Creole – Term used by Russians to refer to a person of mixed Russian and native blood. They were often educated, trained and employed by the Russian American Company in various capacities.
Doro’ga – road
Desiatina – Russian land measure: 2.7 acres.
Fanega – Spanish grain measure: 0.9 pound; .41 kilogram.
Funt – Russian measure; 0.9 pound; .41 kilogram.
Governing Board – In Russian, glavnoe pravlenie.
Iukola – Siberian term for dried fish, generally salmon, used as a staple in the diet.
Kaiur – A native worker hired or drafted for service by the Russians.
Kalga – Kolosh (Tlingit) term for slave.
Kamleik’a – A circular waterproof garment made of cured sea mammal gut. Worn in cold or rainy weather, and when hunting at sea. Worn alone or over other garments.
Kartosh’ka – potatoes
Kazhim – Communal living quarters; men’s barracks for Aleuts, Eskimos or Indians.
Kekur – Siberian term for a cliff or headland jutting out into the sea; in Alaska, a perpendicular cliff just off shore.
Kolosh – Russian term for Tlingit Indians.
Kopeika – 1/100 ruble; about 1/2 cent U.S. in 19th century.
Kot – (with a long ‘o’) Male cat
Kosh’ka – Female cat
Lavtak – Cured and processed seal or walrus hide, used to make baidaras and baidarkas.
Malako’ – Milk
Mar’ki – Russian colonial currency, scrip.
Mednovtsi – Russian term for Copper River Indians.
Mor’skaya Vy’dra – Sea Otter.
Office Administrator – In Russian, pravitel kontory.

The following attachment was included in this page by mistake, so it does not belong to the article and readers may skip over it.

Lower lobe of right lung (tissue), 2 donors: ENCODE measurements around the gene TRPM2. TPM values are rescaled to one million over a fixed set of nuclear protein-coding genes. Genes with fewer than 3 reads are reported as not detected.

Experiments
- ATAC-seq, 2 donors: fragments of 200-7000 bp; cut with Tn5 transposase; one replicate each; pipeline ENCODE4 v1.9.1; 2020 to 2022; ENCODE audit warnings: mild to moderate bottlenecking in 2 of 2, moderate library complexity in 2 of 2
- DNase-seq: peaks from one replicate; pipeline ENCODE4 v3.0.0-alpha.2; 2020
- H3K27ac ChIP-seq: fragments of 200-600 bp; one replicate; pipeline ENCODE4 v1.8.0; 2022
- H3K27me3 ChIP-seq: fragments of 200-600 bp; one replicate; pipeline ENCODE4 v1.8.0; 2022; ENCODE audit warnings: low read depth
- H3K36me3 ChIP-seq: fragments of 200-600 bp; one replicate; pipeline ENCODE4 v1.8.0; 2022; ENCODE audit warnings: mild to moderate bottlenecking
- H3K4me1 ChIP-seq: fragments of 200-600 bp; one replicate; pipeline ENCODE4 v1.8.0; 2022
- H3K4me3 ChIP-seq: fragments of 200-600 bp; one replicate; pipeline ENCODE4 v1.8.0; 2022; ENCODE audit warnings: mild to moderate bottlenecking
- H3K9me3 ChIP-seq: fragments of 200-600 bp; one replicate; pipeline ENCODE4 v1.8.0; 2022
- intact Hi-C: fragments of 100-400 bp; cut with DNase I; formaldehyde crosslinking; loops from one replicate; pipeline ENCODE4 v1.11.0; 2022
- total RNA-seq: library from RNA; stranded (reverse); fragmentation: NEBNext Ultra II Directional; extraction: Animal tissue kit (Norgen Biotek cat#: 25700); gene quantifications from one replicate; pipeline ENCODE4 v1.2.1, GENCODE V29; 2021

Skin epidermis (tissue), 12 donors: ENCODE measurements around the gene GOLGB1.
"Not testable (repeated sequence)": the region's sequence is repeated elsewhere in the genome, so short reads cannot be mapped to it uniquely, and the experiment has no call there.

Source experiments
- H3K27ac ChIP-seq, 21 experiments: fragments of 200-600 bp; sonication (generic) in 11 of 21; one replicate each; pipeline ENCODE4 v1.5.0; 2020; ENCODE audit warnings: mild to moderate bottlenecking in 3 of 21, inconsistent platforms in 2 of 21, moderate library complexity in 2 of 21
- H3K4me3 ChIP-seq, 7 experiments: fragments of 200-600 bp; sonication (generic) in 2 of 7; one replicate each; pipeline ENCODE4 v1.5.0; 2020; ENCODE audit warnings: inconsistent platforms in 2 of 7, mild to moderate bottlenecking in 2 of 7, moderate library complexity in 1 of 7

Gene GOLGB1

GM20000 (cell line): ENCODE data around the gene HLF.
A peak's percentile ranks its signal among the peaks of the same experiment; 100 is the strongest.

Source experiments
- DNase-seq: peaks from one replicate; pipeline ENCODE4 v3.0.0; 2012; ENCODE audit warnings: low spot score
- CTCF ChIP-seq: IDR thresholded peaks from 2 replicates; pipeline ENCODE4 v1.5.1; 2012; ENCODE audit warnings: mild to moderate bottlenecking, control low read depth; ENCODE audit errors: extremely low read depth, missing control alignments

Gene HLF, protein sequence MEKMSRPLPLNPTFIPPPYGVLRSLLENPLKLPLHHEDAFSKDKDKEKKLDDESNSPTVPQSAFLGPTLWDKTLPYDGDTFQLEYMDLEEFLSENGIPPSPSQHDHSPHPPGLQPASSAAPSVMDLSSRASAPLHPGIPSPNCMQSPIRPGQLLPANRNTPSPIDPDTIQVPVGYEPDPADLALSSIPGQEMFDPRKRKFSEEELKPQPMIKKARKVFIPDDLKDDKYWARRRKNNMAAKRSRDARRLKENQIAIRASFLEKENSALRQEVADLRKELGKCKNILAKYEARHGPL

P.A.K. – Rossiisko-Amerikanskaia Komoaniia (Russian American Company) R.A.C.)
Phratry – Clan divisions, also the animal or other sign under which such a clan is recognized, such as wolf phrarty, raven phrarty, etc. Here applied to Kolosh.
Platok’ – cloth worn on a woman’s head, tied under the chin
Prika’shchik – In medieval Russian, Muscovy and later in Siberia, an official of the prikaz, i.e., administrative department. In Alaska, a special agent employed by the Russian American Company, or the supercargo on a ship.
Promysh’lennik – Russian term for fur trapper and trader, especially in Siberia and subsequently in Russia’s American colonies.
Pud – Russian measure of weight: 36.11 pounds; 16.38 kilograms.
Quintal – Spanish measure: four arrobas, 101.2 pounds.
R.A.K. – Rossiiski-Amerikanskaia Kompaniia.
Real – Spanish coin, silver.
Reaumur thermometer – A thermometer used in the 18th century; 80 degrees indicates the freezing point of water and 80 degrees the boiling point.
Rovduga – Siberian term for a reindeer hide used for barter. See zamshcha.
Ruble – Russian coin or banknote. In the early 19th century, one ruble equalled U.S. $.50.
Santim – Centime.
Saran’a – The Kamchatka lily bulb, used for food.
Sazhen – Russian linear measure: 7 feet; 2.13 meters.
Shchee – a soup made of cabbage, potatoes, and meat.
Sitka – In the context of this book, refers to the island then known as Sitka, presently named Baranov Island.
Toion – A Yakut word meaning “leader.” The Russians applied the term to Siberian tribal elders of large Koriak, Chukchee and Kamchadal tribes, and similarly to Aleuts and American Indians. The word is not native to any of these peoples.
Tolkushka – Food prepared by natives of Siberia and Alaska consisting of dried meat or fish, fat and dried berries or roots; pemmican.
Voda’ – water
Vara – Spanish measure: 33 inches.
Vedro’ – Russian liquid or grain measure
Vershok – Russian measure: 1.75 inches.
Zima’ – winter